Could 'Moderate' Drinking Be Safe During Pregnancy?06/18/13
TUESDAY, June 18 (HealthDay News) -- Children of women who drink
moderate amounts of alcohol while pregnant don't appear to have any
neurodevelopmental problems when it comes to balance, a new British
Researchers assessed the long-term health impact of drinking
while pregnant by testing roughly 7,000 10-year-olds on their
balancing abilities, a method that offers a reliable reflection of
fetal neurodevelopment. For the study, "moderate" alcohol
consumption was defined as between three to seven glasses of
alcohol a week.
The research team cautioned, however, that other variables, such
as maternal wealth and education, might have influenced the
The bottom line, according to study co-author John Mcleod, is
that "[there's] certainly no evidence that moderate alcohol use by
pregnant mums is good for their kids, and [there are] reasons to be
cautious about other messages around 'benefits' of moderate alcohol
use by pregnant mums. But equally, [there's] no strong evidence for
important harmful effects."
Macleod, chair of clinical epidemiology and primary care with
the School of Social and Community Medicine at the University of
Bristol, and his colleagues discuss their findings in the June 17
online edition of
The research comes on the heels of another British study,
released in April, which reported no connection between "light"
drinking (one to two drinks per week) during pregnancy and
increased risk for mental defects among children at the age of
For the new study, the researchers focused on 6,915 children
from southwest England who had participated in the larger Avon
Longitudinal Study of Parents and Children.
The team first analyzed maternal drinking habits self-reported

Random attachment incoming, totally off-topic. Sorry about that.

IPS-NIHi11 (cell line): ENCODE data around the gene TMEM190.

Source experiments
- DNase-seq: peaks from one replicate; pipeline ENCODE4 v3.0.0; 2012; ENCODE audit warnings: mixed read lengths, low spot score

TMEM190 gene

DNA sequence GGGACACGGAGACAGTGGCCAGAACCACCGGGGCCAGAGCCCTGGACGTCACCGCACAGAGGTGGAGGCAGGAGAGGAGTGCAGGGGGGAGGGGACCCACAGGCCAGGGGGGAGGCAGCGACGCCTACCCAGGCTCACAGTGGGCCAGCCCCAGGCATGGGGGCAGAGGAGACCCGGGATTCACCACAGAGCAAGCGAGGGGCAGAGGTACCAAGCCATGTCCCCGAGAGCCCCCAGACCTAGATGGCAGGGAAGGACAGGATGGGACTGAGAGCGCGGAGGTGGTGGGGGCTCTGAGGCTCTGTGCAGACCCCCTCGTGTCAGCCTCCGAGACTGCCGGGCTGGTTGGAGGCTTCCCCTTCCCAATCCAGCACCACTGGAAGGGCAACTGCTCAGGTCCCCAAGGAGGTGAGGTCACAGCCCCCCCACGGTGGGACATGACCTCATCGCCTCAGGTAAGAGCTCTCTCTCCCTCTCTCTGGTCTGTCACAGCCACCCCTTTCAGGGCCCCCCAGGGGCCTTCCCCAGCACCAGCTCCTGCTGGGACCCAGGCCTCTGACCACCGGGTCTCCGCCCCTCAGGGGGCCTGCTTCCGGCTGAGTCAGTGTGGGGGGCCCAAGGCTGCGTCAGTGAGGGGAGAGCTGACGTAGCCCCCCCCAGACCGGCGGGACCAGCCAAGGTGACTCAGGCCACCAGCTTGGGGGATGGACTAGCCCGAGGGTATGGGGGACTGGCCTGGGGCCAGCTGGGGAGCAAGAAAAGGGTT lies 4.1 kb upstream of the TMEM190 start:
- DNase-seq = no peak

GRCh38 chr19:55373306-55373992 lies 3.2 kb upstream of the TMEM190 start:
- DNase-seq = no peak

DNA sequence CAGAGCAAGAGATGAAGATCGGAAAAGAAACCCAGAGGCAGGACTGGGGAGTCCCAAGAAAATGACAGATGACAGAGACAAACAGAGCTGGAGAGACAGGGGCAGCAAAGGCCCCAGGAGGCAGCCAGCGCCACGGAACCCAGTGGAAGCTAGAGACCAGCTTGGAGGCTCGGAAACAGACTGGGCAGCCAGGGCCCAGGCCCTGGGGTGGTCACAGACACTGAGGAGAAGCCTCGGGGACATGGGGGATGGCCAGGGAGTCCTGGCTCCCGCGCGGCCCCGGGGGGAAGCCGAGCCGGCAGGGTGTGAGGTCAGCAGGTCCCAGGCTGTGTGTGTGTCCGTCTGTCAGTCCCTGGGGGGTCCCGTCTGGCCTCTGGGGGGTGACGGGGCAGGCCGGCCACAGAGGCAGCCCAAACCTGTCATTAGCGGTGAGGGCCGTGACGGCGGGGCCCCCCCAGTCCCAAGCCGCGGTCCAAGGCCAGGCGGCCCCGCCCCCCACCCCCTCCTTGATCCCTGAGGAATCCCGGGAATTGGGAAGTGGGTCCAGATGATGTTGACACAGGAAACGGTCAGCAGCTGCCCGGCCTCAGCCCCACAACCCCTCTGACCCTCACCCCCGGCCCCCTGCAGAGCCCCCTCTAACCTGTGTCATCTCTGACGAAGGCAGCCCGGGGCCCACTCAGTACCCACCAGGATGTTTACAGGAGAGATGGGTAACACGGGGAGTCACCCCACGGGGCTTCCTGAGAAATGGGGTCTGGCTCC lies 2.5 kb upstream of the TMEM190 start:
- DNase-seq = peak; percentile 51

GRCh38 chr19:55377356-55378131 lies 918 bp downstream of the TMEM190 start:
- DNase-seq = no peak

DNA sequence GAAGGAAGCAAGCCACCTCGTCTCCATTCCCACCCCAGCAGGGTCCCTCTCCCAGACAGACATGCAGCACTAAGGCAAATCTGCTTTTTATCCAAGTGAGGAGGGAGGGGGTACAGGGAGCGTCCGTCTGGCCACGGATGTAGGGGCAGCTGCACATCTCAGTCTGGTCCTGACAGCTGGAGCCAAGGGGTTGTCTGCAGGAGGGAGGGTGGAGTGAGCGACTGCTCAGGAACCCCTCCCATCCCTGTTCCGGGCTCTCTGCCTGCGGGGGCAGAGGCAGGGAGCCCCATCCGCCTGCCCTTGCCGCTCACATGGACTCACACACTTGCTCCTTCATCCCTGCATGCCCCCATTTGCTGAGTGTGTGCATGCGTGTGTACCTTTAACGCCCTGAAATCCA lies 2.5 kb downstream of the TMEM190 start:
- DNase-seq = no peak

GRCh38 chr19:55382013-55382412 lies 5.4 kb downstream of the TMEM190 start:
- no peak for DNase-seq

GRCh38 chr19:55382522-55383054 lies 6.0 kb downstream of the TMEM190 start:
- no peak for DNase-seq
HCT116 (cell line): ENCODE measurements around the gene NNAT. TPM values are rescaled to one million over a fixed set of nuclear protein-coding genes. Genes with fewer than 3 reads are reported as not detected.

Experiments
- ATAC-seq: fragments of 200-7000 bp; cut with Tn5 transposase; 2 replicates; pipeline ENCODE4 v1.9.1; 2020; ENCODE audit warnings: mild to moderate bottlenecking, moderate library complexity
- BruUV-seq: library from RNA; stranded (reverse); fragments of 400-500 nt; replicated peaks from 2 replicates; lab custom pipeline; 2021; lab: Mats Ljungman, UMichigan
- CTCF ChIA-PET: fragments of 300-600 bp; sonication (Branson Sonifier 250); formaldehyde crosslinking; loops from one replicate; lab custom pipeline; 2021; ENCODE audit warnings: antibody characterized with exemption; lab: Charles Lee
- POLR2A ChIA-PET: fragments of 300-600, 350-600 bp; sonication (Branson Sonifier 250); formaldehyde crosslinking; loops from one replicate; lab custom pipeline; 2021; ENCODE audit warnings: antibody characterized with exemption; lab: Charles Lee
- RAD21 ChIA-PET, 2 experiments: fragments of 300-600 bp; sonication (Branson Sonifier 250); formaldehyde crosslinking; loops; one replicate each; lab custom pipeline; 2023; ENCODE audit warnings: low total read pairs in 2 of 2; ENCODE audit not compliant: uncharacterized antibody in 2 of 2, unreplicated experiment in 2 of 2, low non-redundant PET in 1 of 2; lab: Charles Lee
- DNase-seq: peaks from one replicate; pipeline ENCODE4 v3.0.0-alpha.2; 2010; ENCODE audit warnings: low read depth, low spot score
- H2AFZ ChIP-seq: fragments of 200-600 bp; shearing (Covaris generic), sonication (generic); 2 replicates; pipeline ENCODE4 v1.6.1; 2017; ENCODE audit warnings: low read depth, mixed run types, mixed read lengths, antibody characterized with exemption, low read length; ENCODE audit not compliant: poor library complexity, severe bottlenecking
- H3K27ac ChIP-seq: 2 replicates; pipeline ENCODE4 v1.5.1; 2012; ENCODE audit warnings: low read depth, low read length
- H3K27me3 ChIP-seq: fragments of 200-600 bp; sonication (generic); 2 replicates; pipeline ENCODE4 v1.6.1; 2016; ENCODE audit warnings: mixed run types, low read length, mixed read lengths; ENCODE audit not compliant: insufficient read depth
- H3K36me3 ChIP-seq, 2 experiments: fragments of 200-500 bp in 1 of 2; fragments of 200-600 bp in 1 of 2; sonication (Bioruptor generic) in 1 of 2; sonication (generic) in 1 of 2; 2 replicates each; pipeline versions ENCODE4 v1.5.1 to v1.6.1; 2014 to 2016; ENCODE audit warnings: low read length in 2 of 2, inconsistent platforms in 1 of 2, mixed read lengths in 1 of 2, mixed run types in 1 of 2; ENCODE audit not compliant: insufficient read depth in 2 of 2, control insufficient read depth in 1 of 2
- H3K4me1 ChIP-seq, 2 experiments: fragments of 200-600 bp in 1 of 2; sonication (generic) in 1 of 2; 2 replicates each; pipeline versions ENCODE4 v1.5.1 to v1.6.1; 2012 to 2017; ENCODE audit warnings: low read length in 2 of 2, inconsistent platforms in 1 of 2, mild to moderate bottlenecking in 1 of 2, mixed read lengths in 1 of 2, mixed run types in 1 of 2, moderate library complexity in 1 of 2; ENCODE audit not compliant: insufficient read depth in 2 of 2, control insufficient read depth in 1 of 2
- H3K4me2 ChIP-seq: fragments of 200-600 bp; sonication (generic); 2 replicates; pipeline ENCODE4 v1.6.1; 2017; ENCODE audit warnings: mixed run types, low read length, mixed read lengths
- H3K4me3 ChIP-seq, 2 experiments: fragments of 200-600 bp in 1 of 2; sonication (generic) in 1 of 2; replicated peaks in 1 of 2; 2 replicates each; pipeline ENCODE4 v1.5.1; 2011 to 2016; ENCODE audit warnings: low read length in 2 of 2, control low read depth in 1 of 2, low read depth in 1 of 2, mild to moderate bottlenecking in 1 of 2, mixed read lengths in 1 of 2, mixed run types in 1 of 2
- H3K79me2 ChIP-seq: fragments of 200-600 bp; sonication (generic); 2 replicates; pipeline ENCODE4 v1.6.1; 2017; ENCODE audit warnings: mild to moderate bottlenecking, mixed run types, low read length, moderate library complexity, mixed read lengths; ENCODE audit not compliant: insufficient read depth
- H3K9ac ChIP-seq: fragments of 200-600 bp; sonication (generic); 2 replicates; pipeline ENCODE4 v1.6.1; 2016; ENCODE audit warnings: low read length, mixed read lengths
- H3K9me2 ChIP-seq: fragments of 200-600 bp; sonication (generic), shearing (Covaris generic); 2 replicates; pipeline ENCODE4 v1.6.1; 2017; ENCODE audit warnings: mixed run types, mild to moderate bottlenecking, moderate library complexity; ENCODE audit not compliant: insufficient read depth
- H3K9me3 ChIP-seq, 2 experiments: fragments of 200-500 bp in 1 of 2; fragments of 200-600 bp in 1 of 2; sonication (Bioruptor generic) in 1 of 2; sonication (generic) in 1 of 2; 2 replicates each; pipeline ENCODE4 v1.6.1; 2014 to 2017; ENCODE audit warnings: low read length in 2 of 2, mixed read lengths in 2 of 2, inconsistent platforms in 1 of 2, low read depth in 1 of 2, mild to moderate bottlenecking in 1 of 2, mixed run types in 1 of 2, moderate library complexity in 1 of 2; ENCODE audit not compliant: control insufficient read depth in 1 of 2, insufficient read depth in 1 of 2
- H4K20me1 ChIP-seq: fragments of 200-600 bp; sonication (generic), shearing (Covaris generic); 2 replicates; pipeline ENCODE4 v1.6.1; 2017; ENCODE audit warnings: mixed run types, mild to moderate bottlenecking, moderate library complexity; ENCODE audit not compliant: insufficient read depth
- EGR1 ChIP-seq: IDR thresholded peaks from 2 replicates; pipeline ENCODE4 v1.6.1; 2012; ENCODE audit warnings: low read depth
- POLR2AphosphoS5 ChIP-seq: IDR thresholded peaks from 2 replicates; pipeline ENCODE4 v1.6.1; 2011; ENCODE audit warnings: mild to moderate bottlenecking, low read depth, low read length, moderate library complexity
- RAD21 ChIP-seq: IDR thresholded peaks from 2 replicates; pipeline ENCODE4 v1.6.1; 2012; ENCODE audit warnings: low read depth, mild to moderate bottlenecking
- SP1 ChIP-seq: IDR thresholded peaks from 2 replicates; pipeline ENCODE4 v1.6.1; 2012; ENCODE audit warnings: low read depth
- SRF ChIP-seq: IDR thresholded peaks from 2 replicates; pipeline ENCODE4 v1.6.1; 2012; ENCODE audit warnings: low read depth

at both the 18-week mark of pregnancy and then again when the
children were 4 years old.
The vast majority of mothers -- 70 percent -- said they drank no
alcohol during pregnancy, while 25 percent said they had consumed
drinks in the range of "low" (one to two per week) to "moderate"
amounts on a weekly basis. Among such drinkers, one in seven had
actually engaged in "binge drinking," meaning at least four glasses
of alcohol at a sitting.
By the time their children were 4 years of age, 50 percent of
the mothers said they consumed three to seven glasses of alcohol
weekly. The research team noted that those who drank moderately
were older, more affluent and better educated.
At the age of 10, the children underwent two balance tests,
which included walking across a balance beam (to assess so-called
"dynamic balance"); standing heel-to-toe on a beam with eyes open
and closed (to assess "static balance"); and standing on just one
leg, eyes open and closed.
The result: moderate maternal (and paternal) drinking while
pregnant, and maternal drinking after delivery appeared to be
associated with better overall balance, particularly in terms of
Maternal genetic testing further revealed that the children of
mothers who had a so-called "low alcohol" gene (known to reduce
drinking behaviors) did
notperform worse on the balance tests than those whose
mothers didn't have the gene.
Dr. Francine Einstein, from the department of obstetrics &
gynecology and women's health at Montefiore Medical Center in New
York City, described the study as "interesting" while cautioning
that self-reports about alcohol consumption "must be taken with a
grain of salt."
"Some women may not recall how much they drank or may under-report use, particularly when there is a social stigma associated with what you are asking about," she noted. So "getting an accurate assessment of how much alcohol a child was exposed to is going to be difficult."
Reading and math skills should also be assessed, she added, as
should the impact of other nondrinking factors -- such family
wealth -- on a child's performance.
"For these reasons, I would be reluctant to tell my patients that drinking in pregnancy is a good idea," Einstein said.
For more on alcohol and pregnancy, visit the
U.S. Centers for Disease Control and
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